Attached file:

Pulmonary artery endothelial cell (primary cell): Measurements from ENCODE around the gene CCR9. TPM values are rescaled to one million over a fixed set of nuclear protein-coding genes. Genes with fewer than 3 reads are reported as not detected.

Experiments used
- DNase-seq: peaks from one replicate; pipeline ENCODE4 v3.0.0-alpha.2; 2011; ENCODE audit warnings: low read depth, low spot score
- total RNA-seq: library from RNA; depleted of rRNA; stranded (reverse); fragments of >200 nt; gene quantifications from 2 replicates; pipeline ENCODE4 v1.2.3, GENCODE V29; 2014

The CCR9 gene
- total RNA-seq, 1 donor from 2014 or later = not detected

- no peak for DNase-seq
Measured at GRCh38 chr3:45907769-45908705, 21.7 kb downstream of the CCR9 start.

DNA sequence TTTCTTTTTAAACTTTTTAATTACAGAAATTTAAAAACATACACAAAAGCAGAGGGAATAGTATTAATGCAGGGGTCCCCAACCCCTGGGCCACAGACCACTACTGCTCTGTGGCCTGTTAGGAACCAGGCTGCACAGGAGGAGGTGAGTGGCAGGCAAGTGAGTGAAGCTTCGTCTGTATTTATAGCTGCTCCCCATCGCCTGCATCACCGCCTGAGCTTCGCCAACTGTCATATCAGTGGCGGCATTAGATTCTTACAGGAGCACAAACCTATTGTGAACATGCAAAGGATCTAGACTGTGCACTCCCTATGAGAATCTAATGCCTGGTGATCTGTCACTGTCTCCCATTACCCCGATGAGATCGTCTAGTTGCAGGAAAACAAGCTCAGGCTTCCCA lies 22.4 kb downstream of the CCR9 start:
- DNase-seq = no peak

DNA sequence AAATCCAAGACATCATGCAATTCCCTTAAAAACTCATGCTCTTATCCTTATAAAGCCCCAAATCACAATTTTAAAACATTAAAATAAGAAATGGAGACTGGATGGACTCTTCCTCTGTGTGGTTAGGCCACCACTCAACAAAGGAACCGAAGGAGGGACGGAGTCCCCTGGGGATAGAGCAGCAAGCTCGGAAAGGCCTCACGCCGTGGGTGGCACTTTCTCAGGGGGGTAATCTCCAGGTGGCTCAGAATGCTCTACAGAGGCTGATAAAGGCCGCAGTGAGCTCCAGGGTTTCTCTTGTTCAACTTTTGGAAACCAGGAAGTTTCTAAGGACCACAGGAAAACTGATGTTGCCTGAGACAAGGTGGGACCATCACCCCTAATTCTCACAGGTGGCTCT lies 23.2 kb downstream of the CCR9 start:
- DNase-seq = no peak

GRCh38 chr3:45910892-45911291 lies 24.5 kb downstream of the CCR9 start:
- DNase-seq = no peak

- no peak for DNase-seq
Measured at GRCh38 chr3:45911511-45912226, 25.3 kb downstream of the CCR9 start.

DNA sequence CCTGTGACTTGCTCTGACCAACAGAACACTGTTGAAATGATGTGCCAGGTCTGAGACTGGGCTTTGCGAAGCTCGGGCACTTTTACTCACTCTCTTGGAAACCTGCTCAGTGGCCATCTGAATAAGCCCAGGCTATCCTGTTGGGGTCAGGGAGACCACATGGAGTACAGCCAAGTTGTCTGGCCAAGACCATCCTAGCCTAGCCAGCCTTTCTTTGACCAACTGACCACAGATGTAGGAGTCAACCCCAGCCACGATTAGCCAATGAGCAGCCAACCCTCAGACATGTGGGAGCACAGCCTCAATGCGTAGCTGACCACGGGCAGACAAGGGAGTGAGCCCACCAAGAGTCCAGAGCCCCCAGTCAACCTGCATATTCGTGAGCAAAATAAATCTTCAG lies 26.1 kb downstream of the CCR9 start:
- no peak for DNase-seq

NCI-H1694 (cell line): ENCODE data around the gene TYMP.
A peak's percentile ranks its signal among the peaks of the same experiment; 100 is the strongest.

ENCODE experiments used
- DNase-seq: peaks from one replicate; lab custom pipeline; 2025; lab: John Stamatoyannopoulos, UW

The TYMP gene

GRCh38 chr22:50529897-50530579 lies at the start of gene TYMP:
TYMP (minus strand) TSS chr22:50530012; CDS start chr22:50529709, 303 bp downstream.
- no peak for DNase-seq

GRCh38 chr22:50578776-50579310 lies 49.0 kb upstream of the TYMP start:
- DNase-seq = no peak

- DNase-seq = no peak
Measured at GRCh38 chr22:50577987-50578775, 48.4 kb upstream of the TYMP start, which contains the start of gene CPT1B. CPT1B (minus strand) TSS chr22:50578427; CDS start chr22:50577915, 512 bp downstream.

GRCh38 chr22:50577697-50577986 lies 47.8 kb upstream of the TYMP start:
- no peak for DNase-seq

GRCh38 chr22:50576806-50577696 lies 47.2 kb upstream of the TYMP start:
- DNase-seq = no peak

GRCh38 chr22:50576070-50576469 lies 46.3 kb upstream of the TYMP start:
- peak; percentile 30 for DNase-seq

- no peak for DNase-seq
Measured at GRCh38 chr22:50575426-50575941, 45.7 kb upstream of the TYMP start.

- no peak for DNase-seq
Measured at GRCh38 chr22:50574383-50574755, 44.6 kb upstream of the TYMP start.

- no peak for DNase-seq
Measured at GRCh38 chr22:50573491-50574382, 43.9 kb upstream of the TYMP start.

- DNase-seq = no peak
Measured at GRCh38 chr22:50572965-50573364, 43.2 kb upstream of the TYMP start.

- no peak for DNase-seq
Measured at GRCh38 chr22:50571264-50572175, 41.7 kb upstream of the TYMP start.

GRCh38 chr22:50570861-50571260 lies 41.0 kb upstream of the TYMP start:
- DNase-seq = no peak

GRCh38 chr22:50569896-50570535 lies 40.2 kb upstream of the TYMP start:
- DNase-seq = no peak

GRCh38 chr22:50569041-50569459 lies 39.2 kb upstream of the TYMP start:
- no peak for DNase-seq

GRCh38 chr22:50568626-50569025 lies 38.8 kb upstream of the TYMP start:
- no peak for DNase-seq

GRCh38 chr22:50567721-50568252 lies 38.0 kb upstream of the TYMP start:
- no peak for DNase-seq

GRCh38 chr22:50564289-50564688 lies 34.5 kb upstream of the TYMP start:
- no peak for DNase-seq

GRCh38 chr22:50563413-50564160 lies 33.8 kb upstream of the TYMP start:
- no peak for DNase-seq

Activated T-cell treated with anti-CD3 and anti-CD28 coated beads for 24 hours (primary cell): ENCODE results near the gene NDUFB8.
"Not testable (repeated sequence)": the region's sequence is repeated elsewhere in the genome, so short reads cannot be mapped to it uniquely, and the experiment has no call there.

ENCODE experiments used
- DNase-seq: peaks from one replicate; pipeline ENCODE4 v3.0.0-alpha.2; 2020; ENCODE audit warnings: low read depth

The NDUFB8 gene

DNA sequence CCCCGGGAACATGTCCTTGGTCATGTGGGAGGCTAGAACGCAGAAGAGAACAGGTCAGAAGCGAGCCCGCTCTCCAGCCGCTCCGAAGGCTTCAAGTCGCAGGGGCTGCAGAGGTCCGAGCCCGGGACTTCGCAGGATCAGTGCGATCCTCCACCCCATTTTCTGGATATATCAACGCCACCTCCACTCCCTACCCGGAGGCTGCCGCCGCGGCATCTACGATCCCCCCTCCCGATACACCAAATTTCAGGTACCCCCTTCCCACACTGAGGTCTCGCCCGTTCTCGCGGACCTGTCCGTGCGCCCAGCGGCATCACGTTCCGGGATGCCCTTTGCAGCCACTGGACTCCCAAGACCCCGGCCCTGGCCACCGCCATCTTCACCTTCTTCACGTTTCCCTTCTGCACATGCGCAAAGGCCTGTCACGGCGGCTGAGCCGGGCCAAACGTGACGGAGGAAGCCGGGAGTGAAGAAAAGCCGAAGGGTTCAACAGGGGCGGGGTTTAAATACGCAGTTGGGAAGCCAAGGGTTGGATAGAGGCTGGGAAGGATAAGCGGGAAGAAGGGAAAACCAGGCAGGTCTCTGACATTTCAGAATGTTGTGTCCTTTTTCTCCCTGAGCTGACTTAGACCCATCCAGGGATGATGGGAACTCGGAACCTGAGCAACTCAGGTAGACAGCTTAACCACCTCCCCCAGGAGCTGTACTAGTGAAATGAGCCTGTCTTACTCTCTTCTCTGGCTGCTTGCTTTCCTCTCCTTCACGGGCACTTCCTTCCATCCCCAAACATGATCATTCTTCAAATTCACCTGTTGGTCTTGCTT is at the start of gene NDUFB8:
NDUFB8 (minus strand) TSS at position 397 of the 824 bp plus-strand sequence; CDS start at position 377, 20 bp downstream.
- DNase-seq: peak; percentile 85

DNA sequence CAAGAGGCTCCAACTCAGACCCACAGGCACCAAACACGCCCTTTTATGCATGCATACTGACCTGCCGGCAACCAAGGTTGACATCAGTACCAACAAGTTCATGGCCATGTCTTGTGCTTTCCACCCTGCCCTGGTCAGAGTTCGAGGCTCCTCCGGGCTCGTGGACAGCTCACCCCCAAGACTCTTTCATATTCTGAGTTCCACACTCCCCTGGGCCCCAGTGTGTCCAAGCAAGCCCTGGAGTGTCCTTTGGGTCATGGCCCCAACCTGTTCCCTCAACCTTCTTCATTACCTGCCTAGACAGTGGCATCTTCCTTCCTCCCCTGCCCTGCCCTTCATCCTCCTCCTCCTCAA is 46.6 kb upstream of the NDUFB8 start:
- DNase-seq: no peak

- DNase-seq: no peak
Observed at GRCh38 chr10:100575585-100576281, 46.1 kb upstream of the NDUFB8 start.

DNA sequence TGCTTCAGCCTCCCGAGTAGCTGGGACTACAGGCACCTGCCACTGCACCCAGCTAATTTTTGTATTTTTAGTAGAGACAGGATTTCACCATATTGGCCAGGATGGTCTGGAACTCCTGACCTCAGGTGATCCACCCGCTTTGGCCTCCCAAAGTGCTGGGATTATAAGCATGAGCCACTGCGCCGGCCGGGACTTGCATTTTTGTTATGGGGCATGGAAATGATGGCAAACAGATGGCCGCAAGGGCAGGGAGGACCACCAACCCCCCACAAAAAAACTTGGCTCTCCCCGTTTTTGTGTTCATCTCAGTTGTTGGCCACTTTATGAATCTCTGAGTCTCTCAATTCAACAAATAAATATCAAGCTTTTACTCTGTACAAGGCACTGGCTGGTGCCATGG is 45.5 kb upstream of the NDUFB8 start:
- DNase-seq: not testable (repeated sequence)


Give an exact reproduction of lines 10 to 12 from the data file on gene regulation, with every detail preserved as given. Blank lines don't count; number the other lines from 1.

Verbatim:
- DNase-seq = no peak

DNA sequence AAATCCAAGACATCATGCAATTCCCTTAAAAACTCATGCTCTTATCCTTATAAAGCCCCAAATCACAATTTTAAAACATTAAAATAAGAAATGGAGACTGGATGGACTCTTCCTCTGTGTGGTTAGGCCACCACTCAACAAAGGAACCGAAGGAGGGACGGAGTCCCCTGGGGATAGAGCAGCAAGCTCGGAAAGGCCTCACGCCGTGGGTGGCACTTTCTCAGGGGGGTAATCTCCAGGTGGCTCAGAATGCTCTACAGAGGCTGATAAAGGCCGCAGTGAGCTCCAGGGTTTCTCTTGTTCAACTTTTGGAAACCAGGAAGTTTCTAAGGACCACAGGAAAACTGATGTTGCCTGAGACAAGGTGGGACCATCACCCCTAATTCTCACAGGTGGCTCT lies 23.2 kb downstream of the CCR9 start:
- DNase-seq = no peak